Last week, defense industry giants Lockheed Martin, BAE Systems, Sikorsky, and Boeing announced thousands of employee furloughs due to lack of government inspectors and contract management personnel.

Asked if the company would cancel the 3,000 furloughs announced Friday, Lockheed spokesman Gordron Johndroe said “it’s too early to say. We welcome the announcement and will remain in close contact with the Pentagon. We’re hopeful our programs and contracts can move forward and there is minimal negative impact on our employees.”

A Boeing spokesperson said that “we have not received any information from our defense customers about plans to reinstate part of their workforce, therefore it would be inappropriate to speculate about what it might mean for Boeing employees and operations.”

The company said that it was still assessing how many furloughs it would have to issue due to the shutdown.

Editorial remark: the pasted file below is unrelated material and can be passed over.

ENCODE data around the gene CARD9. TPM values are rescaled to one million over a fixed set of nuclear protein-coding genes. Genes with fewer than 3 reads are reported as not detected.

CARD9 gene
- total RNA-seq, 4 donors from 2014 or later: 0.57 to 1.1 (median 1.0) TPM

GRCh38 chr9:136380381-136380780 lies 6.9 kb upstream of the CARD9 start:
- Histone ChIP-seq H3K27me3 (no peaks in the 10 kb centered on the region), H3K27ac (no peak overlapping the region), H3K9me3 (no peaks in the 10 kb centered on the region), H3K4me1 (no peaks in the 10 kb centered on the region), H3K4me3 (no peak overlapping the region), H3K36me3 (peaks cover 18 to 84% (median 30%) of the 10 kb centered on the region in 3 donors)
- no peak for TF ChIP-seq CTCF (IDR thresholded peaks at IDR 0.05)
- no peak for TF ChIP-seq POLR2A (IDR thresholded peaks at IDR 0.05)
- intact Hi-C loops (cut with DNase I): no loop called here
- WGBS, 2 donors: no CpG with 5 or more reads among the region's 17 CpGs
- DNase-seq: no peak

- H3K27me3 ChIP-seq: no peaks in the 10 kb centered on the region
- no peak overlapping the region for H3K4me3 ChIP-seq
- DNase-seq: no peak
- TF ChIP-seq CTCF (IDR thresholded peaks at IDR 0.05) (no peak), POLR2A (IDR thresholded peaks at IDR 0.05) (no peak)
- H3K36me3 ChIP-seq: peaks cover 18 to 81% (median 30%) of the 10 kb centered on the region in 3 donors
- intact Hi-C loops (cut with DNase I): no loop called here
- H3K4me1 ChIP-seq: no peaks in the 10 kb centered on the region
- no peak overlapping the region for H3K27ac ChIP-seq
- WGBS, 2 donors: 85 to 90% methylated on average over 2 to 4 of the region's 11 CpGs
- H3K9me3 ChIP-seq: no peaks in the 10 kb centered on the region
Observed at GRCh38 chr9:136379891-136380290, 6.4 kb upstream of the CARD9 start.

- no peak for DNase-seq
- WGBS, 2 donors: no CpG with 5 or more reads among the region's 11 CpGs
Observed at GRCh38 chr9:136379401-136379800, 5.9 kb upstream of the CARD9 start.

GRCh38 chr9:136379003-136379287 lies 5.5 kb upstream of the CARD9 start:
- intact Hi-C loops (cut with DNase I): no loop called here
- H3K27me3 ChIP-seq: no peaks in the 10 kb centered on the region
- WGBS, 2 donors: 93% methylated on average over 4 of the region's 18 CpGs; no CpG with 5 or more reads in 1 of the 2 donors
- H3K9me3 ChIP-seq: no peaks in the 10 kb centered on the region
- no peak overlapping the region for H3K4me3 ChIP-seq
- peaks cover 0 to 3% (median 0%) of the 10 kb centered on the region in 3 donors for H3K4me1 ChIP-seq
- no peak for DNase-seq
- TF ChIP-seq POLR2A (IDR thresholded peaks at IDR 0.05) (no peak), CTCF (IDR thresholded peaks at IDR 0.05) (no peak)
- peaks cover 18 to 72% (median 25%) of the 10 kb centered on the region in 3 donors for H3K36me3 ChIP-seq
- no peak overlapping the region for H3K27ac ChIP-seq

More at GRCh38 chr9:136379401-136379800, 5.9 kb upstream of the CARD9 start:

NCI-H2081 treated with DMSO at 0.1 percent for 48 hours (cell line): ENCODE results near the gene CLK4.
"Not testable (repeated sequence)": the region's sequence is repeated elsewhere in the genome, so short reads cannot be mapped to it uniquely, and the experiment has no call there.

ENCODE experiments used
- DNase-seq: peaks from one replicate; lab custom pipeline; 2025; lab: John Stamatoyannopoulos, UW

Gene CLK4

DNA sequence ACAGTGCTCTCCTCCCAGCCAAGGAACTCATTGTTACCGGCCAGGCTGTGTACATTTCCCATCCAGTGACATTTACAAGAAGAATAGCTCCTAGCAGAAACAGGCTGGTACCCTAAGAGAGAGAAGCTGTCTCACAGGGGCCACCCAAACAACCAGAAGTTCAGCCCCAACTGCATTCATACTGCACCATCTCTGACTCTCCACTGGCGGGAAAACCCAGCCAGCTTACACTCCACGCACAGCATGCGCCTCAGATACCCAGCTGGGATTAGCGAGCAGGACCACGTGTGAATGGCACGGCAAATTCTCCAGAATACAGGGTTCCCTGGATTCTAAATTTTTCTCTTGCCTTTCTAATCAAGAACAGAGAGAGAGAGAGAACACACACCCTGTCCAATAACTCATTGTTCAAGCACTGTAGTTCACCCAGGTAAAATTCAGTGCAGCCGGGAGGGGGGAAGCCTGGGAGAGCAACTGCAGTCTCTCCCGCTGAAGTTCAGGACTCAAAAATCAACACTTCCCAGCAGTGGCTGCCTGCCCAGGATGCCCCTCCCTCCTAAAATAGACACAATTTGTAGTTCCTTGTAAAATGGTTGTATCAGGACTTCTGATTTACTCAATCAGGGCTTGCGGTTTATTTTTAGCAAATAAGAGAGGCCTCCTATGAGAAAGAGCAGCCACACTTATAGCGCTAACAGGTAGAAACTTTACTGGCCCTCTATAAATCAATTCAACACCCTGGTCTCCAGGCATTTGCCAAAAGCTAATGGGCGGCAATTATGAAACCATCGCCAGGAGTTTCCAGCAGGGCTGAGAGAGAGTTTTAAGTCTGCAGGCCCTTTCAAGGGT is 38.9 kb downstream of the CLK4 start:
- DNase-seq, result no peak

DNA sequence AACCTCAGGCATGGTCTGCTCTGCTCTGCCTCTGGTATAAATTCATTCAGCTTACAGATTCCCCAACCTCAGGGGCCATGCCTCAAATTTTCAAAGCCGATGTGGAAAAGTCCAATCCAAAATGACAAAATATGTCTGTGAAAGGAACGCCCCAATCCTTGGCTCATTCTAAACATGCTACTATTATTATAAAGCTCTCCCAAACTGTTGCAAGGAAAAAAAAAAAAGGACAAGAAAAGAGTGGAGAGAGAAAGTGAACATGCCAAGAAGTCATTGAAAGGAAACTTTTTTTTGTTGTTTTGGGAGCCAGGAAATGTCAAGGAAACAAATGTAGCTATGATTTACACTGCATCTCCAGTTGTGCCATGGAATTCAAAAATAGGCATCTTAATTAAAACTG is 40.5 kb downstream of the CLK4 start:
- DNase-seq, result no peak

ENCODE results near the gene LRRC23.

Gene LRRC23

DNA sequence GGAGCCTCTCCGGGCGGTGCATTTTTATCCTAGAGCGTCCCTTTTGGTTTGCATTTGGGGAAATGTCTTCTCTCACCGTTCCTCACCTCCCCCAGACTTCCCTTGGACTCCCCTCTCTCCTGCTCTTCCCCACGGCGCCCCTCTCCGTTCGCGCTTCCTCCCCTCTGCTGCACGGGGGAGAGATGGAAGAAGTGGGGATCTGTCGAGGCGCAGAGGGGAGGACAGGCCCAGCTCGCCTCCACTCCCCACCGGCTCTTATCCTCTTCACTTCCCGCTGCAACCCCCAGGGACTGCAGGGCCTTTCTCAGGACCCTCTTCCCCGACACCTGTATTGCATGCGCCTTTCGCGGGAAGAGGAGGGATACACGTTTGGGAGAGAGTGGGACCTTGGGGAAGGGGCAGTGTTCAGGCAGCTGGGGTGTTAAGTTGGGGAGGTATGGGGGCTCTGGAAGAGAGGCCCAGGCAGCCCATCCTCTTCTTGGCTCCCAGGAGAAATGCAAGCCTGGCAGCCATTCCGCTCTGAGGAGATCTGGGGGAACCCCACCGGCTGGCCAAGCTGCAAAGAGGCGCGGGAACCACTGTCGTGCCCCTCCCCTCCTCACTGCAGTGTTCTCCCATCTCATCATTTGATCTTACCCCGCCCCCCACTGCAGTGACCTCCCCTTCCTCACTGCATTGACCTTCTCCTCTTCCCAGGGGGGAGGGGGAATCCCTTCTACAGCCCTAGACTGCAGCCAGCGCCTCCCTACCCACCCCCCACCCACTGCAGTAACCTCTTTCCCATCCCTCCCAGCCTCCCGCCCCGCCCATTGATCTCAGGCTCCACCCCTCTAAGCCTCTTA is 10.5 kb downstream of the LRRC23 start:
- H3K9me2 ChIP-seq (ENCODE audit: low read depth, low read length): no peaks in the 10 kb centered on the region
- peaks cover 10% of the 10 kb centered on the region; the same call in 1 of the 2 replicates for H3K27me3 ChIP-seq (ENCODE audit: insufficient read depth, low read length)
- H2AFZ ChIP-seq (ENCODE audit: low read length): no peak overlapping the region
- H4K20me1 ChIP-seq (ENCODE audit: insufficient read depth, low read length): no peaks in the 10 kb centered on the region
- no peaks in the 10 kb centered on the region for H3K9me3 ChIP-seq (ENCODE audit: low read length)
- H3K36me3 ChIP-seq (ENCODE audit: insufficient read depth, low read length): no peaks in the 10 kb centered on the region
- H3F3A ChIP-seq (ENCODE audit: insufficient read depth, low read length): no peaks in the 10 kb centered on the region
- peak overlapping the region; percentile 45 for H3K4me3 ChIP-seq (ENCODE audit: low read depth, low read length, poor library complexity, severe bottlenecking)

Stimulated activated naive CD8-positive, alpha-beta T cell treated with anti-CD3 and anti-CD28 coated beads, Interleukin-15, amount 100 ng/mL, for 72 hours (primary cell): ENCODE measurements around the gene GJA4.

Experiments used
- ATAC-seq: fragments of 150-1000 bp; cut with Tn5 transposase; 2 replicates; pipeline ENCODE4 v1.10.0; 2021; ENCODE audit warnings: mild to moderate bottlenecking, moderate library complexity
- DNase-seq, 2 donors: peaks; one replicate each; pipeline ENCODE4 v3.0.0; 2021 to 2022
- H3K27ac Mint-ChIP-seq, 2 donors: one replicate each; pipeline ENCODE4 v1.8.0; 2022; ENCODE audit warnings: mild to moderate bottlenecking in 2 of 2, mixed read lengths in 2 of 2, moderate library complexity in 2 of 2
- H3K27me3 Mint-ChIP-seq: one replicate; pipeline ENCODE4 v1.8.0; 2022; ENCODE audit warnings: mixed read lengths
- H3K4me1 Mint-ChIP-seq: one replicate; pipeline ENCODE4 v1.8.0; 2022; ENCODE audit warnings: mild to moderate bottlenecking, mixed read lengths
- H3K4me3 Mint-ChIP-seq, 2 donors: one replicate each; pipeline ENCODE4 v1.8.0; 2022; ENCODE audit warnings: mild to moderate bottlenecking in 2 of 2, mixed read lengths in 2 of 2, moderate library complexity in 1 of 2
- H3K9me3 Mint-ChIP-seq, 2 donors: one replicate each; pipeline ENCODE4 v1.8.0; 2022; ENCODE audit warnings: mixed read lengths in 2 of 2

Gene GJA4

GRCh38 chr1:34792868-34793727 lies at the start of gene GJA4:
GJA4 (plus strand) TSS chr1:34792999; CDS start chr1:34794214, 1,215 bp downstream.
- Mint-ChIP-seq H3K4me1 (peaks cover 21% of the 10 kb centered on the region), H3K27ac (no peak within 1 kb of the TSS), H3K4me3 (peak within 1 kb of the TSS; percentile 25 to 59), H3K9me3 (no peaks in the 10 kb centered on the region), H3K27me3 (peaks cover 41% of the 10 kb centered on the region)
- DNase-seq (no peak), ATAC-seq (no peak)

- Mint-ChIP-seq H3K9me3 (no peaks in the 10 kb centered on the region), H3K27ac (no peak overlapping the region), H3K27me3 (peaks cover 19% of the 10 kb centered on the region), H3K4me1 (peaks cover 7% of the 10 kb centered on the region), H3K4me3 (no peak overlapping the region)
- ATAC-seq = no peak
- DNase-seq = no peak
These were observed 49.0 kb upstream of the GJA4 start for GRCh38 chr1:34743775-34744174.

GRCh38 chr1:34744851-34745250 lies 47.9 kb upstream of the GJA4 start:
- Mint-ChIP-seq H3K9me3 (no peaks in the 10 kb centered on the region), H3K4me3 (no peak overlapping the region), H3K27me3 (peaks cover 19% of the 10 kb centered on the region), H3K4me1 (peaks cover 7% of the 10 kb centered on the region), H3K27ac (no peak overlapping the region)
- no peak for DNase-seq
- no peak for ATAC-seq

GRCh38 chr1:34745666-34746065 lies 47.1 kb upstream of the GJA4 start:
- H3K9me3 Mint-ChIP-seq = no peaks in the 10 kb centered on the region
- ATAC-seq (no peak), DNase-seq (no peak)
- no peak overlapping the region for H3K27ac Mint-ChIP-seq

While the government inspectors will be coming back to work Hale didn’t know exactly when they would be able to assume their duties, but he estimated that it would be a matter of days.

The original announcement of the DoD civilian employee callback came from Secretary of Defense Chuck Hagel at about 3 p.m. on Saturday, when he issued a statement saying that Defense and Justice Department lawyers had concluded that the DoD can bring back “employees whose responsibilities contribute to the morale, well-being, capabilities, and readiness of service members.”

While not all furloughed civilians would be able to come back, Hagel said that he had directed “the military departments and other DoD components to move expeditiously to identify all employees whose activities fall under these categories.” He cautioned that “I expect us to be able to significantly reduce —but not eliminate — civilian furloughs under this process.”